How many soldiers can serve until retirement age? Tour of Duty Scheme has a sticking point

The defense establishment is considering options to decide the exact percentage of troops that can be permanently retained as part of a plan to recruit soldiers on short-term contracts, after reports of its possible announcement surfaced. sparked an uproar.

Senior government sources told News18 that heated discussions are underway in government and a final decision on the exact outlines of the program is expected at any time.

The sources further said that the sticking point remains the ratio between the number of soldiers who could be released after a short-term fixed term and those who could be held back until they reach retirement age. , as part of the Tour of Duty (ToD) program.

The latest version of the program stipulates that all Indian Army soldiers would eventually be recruited under the Tour of Duty model, of which around 25% would be released after three years and another 25% after five years.

The remaining 50% would continue to serve in the military for the full term until they reach retirement age.

At the same time, two other combinations are also being studied. One of them is to permanently retain 33% of military recruits, while releasing 33% of them after three and five years each.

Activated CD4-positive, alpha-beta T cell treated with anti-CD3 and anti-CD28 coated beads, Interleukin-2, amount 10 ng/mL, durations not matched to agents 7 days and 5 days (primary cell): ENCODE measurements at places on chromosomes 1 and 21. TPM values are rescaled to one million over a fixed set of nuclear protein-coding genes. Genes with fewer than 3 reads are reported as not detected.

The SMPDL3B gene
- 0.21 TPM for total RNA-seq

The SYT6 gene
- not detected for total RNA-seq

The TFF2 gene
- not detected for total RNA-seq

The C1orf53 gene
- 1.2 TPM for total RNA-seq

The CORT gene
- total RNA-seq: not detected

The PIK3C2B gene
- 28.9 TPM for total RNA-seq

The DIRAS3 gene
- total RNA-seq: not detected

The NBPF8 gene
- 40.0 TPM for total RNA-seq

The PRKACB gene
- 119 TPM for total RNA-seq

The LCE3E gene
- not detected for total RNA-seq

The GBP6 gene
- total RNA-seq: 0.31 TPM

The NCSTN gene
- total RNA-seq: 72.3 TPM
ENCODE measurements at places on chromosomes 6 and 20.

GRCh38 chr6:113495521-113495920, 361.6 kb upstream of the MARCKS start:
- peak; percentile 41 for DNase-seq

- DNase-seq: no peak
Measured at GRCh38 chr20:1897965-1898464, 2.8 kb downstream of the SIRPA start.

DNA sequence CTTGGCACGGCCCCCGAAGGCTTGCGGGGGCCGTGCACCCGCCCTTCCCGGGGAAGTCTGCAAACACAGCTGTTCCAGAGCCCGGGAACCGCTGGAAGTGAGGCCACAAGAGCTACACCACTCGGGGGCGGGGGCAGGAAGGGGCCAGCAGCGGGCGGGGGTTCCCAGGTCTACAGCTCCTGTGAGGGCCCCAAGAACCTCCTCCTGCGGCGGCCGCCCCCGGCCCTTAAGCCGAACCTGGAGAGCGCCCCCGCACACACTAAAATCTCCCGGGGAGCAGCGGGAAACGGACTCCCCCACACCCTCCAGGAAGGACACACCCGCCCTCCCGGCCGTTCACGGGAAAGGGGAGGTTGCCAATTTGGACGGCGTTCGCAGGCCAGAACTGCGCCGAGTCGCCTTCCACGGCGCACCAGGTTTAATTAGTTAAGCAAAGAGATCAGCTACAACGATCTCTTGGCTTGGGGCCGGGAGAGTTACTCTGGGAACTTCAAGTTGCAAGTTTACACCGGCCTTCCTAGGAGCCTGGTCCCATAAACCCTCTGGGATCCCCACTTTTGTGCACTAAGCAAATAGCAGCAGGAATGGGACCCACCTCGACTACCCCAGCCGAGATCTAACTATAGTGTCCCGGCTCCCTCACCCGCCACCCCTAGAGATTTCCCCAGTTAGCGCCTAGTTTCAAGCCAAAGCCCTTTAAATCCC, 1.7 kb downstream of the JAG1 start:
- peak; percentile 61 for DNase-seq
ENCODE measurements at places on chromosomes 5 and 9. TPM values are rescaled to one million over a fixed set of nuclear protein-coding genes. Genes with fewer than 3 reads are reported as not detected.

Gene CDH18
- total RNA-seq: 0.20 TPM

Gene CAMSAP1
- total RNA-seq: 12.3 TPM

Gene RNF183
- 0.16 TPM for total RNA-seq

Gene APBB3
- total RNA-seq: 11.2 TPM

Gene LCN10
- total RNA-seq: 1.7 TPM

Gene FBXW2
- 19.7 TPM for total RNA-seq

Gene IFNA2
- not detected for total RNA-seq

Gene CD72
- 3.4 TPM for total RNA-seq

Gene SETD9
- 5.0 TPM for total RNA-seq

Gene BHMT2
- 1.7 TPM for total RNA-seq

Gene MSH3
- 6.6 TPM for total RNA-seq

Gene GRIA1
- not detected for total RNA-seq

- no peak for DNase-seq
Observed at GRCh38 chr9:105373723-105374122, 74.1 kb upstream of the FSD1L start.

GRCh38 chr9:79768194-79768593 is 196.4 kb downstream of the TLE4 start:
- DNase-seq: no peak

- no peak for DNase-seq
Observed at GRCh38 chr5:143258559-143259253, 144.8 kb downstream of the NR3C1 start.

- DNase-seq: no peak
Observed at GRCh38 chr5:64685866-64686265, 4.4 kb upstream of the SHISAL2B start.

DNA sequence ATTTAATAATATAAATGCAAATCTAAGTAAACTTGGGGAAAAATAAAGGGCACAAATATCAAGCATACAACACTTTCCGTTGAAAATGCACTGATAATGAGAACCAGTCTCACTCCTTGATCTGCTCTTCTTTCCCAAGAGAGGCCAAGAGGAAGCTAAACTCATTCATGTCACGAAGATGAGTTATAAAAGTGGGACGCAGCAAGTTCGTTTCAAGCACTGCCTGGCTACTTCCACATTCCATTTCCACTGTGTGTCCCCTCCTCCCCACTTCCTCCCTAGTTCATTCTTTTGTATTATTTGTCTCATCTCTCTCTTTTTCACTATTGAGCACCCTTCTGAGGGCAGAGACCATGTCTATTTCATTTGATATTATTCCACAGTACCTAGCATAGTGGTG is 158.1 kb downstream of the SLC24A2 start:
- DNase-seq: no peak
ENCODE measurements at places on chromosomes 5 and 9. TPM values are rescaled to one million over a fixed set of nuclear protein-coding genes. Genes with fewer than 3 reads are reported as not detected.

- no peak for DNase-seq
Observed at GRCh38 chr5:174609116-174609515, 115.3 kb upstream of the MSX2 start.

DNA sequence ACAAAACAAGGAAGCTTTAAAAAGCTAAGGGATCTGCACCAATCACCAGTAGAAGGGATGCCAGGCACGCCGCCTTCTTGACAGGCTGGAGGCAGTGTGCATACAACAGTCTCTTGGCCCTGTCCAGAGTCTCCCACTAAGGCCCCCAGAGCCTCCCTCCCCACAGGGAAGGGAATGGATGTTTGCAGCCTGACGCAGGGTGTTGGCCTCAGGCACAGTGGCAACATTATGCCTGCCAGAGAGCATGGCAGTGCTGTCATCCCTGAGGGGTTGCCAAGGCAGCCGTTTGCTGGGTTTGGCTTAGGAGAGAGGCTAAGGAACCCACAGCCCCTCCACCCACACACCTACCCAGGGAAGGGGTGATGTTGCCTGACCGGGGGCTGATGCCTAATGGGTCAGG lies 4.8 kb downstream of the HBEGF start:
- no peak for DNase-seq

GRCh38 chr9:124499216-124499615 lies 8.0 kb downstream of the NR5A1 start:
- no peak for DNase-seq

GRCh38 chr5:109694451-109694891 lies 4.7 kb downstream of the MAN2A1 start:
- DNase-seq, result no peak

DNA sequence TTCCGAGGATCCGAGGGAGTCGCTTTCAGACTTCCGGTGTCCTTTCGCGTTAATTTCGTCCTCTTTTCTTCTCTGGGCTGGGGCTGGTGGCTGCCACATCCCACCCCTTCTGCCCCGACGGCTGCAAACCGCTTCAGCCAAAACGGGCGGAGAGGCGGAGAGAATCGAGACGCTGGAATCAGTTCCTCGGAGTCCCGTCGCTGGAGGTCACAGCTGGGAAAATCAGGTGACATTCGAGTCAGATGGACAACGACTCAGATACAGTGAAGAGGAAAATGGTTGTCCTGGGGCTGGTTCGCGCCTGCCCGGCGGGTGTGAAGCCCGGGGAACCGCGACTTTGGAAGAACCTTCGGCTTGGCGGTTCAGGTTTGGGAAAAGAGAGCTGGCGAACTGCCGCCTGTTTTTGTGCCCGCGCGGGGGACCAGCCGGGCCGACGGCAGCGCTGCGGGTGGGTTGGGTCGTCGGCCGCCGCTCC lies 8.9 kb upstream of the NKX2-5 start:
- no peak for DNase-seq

The second is to retain 40% of the total soldiers recruited while releasing 60% of them in a single council between three and five years. Of those retained, the percentage of technical staff would be higher, the sources said.

“Various options are being considered to decide the best one that will save defense pensions without compromising the operational advantage of the military,” a source said.

The source further said that the army encourages the retention of maximum soldiers, which can be gradually reduced over a period of time instead of an immediate reduction.

The latest draft regime proposes the maximum retention of soldiers at 50%.

The sources quoted above said that it was also under consideration if the trained manpower that would be released from the army at the end of their short-term contracts could be absorbed by the paramilitary forces, which which could reduce the cost of training their staff. A final call on this is expected.

Until last month, the army had a troop shortfall of 1.1 lakh after recruiting rallies halted for the past two years amid the Covid-19 pandemic. This is increasing by about 5,000 soldiers every month.

Recruitment into the armed forces continues to be suspended following an advance ruling on the new regime. At present, few recruits are being trained in regimental centers and some of the instructional staff have been returned to operational units.

Alongside the new program, a proposal to cut the army’s troop strength by around 15% is also being discussed, the sources cited above said. “It can be implemented in conjunction with the ToD, leading to a readjustment of the overall revenue shortfall created over the past two years,” he said.

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